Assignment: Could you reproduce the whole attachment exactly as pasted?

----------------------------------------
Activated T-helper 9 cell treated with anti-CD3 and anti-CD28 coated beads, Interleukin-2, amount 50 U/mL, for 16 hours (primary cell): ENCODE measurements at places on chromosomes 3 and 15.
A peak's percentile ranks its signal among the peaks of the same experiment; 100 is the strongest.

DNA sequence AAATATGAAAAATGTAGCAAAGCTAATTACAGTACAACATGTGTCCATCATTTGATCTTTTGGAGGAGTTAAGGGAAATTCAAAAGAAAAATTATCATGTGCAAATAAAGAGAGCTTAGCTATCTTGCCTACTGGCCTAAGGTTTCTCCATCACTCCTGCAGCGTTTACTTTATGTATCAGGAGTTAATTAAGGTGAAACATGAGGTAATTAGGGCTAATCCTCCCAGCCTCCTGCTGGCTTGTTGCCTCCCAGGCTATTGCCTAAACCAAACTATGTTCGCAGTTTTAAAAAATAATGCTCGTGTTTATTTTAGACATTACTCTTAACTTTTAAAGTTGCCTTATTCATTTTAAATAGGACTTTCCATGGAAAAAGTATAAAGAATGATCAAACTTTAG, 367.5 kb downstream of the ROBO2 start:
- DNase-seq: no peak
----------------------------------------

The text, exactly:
Activated T-helper 9 cell treated with anti-CD3 and anti-CD28 coated beads, Interleukin-2, amount 50 U/mL, for 16 hours (primary cell): ENCODE measurements at places on chromosomes 3 and 15.
A peak's percentile ranks its signal among the peaks of the same experiment; 100 is the strongest.

DNA sequence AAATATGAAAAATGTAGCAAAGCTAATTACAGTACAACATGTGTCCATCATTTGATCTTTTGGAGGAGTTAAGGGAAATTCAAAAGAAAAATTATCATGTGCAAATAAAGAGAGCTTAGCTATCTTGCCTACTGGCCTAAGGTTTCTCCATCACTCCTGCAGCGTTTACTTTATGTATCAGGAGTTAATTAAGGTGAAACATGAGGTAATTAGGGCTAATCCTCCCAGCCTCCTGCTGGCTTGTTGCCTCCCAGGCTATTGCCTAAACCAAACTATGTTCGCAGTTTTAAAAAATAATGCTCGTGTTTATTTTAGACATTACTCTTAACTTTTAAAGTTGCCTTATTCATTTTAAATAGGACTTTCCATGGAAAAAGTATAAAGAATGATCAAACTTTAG, 367.5 kb downstream of the ROBO2 start:
- DNase-seq: no peak